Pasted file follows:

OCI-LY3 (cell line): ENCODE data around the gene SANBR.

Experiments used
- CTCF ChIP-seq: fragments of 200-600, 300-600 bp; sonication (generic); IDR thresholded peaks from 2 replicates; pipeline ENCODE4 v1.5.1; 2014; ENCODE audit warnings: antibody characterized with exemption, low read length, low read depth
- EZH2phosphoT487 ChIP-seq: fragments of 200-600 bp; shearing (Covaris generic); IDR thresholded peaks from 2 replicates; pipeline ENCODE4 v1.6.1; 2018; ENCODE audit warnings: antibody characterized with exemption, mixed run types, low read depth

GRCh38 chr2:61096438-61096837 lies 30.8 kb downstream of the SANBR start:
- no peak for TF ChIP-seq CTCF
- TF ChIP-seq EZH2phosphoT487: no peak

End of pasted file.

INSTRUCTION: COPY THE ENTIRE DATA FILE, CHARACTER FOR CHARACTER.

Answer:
OCI-LY3 (cell line): ENCODE data around the gene SANBR.

Experiments used
- CTCF ChIP-seq: fragments of 200-600, 300-600 bp; sonication (generic); IDR thresholded peaks from 2 replicates; pipeline ENCODE4 v1.5.1; 2014; ENCODE audit warnings: antibody characterized with exemption, low read length, low read depth
- EZH2phosphoT487 ChIP-seq: fragments of 200-600 bp; shearing (Covaris generic); IDR thresholded peaks from 2 replicates; pipeline ENCODE4 v1.6.1; 2018; ENCODE audit warnings: antibody characterized with exemption, mixed run types, low read depth

GRCh38 chr2:61096438-61096837 lies 30.8 kb downstream of the SANBR start:
- no peak for TF ChIP-seq CTCF
- TF ChIP-seq EZH2phosphoT487: no peak